The effect of using animal models on children's knowledge, attitude, and practice of health behaviors
Allard, Stephanie Michele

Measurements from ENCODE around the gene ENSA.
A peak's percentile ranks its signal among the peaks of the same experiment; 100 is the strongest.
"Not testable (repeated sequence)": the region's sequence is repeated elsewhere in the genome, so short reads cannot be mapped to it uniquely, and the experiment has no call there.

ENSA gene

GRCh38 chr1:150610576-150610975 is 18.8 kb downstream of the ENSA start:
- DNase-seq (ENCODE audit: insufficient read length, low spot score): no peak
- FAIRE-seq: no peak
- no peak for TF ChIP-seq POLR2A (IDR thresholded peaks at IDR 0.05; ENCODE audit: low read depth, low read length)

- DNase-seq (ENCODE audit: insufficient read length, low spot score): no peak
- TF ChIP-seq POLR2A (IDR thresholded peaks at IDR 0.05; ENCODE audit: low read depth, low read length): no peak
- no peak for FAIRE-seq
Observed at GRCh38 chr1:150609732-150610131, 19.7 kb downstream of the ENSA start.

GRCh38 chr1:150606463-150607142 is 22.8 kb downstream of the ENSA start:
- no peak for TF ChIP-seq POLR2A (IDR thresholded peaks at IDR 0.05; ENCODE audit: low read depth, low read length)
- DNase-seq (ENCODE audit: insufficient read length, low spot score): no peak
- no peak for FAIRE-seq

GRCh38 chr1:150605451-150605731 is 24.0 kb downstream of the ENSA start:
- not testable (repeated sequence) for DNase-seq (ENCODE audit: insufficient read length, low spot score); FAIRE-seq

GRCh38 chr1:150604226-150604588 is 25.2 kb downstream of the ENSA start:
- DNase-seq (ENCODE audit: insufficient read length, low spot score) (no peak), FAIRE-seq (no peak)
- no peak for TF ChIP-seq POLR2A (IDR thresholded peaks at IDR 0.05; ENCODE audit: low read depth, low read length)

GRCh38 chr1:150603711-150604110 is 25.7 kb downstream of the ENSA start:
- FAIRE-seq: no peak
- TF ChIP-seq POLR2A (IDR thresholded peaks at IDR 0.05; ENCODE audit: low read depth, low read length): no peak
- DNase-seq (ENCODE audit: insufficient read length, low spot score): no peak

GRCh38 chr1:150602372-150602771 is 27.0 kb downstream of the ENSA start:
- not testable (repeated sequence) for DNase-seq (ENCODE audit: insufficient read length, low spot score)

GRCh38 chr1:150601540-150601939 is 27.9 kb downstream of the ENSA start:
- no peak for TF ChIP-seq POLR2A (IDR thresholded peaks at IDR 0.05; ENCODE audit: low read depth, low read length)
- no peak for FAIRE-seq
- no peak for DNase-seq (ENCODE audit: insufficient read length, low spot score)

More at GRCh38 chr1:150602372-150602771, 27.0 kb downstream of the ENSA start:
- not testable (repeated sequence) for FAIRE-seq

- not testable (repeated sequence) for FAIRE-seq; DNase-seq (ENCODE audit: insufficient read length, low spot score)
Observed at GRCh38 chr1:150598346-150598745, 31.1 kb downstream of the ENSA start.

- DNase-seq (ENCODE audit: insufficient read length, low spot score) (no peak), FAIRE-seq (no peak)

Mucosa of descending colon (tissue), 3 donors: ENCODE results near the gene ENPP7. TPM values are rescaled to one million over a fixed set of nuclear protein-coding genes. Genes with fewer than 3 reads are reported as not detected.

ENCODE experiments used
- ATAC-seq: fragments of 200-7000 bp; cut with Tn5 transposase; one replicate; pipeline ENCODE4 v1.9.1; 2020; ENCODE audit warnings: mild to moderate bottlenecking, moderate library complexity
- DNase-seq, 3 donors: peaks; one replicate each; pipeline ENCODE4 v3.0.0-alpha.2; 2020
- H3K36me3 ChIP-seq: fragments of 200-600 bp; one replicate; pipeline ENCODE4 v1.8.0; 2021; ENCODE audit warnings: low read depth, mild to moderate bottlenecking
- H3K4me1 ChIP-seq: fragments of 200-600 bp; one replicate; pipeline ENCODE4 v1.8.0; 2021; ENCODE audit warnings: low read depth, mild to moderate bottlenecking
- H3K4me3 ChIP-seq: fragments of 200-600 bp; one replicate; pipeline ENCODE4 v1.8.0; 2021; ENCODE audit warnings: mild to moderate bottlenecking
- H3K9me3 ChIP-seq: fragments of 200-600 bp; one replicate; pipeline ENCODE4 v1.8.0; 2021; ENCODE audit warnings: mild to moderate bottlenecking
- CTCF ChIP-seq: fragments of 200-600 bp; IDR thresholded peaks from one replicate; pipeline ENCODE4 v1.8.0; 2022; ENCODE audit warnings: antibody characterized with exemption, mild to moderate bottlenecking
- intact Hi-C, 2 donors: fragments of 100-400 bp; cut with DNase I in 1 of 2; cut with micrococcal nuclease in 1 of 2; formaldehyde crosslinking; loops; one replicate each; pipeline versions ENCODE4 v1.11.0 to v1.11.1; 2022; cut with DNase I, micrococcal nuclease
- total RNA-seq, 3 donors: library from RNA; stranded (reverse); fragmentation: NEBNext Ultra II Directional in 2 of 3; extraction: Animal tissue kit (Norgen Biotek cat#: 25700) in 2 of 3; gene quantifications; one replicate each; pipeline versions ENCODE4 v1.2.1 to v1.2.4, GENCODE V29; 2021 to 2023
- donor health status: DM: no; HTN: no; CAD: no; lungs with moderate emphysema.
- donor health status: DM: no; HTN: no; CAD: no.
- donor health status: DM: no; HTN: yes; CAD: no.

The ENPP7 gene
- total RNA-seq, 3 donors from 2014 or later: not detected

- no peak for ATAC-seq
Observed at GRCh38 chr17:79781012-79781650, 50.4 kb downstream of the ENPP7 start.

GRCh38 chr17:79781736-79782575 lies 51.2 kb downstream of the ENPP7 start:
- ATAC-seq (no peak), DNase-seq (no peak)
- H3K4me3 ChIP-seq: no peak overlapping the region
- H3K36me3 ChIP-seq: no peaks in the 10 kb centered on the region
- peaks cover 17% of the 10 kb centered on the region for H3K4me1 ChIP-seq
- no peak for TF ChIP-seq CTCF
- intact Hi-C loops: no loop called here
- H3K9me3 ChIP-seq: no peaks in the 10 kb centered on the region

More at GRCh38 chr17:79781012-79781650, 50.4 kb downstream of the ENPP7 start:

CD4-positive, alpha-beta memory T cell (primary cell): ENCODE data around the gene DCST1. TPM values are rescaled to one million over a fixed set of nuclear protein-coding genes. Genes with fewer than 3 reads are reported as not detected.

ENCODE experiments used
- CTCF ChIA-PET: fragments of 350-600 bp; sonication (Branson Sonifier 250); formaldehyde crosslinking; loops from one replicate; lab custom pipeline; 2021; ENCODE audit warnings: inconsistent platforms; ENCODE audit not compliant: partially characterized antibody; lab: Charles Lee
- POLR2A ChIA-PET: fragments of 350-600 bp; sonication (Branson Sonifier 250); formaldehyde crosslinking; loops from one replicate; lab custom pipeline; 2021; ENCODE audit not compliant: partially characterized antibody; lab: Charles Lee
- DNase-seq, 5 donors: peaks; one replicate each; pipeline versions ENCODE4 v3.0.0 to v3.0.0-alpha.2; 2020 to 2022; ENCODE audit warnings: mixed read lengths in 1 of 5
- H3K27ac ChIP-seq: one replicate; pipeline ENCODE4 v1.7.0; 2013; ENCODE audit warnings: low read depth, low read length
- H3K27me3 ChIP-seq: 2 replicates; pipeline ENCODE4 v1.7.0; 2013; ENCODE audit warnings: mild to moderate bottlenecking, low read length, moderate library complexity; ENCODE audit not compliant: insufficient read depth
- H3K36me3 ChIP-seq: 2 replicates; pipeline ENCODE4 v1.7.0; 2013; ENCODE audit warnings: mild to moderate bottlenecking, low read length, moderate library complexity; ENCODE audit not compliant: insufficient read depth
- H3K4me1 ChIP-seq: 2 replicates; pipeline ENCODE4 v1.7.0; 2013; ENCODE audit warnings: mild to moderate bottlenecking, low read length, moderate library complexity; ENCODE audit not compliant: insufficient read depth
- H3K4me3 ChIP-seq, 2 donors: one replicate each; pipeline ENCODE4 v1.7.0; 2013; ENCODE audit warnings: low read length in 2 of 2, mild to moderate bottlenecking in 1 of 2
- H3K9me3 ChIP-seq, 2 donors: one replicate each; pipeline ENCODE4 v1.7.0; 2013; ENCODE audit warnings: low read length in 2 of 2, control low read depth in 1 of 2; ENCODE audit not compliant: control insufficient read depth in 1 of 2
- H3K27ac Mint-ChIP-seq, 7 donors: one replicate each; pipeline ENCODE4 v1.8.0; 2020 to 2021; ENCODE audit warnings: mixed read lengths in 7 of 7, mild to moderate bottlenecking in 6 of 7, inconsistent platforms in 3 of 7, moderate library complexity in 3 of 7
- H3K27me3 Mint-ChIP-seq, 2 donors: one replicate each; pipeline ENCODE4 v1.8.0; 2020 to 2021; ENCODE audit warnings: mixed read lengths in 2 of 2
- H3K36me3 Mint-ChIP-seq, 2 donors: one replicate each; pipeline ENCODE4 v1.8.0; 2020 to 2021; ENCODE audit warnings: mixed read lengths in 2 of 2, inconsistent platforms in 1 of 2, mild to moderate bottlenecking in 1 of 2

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Obesity has been described as a global health crisis due to the rapid increases seen worldwide (Whitlock et al., 2005; Harris et al., 2009; Yetter, 2009). The consequences of obesity are far-reaching and include the physiological and psychological implications for obese individuals, as well as the financial impact it has on both the individual and national health care. Children, especially those of minority ethnic background and lower socioeconomic status, are at increased risk for developing obesity (Yetter, 2009; Veldhuis et al., 2009). Intervention programs targeting underlying causes of childhood obesity have been developed, but little consistent success has been achieved (Summerbell et al., 2005; Sherry, 2005). One factor that could be influencing the lack of success is the stigmatization that can be felt by children taking part in intervention programs. Furthermore, many programs have targeted behavior change without determining underlying attitudes about behaviors. It is critical that effective obesity intervention programs be developed for children at high risk of developing obesity. This study used indirect messaging to address health issues related to overweight and obesity in children. An education program about animal health was presented to two groups of eight and nine year old children. The program included a combination of classroom instruction and practical application both in the classroom and at the Palm Beach Zoo with real animals. The children's attitude, knowledge, and practice of healthy behavior was measured before and after exposure to the program to evaluate its effect. It was hypothesized that learning about what being healthy entails for animals will have positive implications for the children's own health. It was found that children who participated in this study were already knowledgeable about healthy behaviors and also had overall positive attitudes towards health. However, they did not have high levels of health behavior practices. Participation in the program did not significantly improve the knowledge, attitudes, or practice of health behavior in the children. Zoos should consider designing program that specifically target increasing the practice of health behaviors in children.